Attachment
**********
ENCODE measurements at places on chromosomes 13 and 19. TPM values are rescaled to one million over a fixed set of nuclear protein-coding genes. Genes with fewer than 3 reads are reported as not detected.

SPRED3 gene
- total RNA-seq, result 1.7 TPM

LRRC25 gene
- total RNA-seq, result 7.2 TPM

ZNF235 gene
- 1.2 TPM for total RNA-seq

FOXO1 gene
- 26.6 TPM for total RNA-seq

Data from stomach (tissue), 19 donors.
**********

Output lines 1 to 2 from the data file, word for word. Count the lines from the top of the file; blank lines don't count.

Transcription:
ENCODE measurements at places on chromosomes 13 and 19. TPM values are rescaled to one million over a fixed set of nuclear protein-coding genes. Genes with fewer than 3 reads are reported as not detected.

SPRED3 gene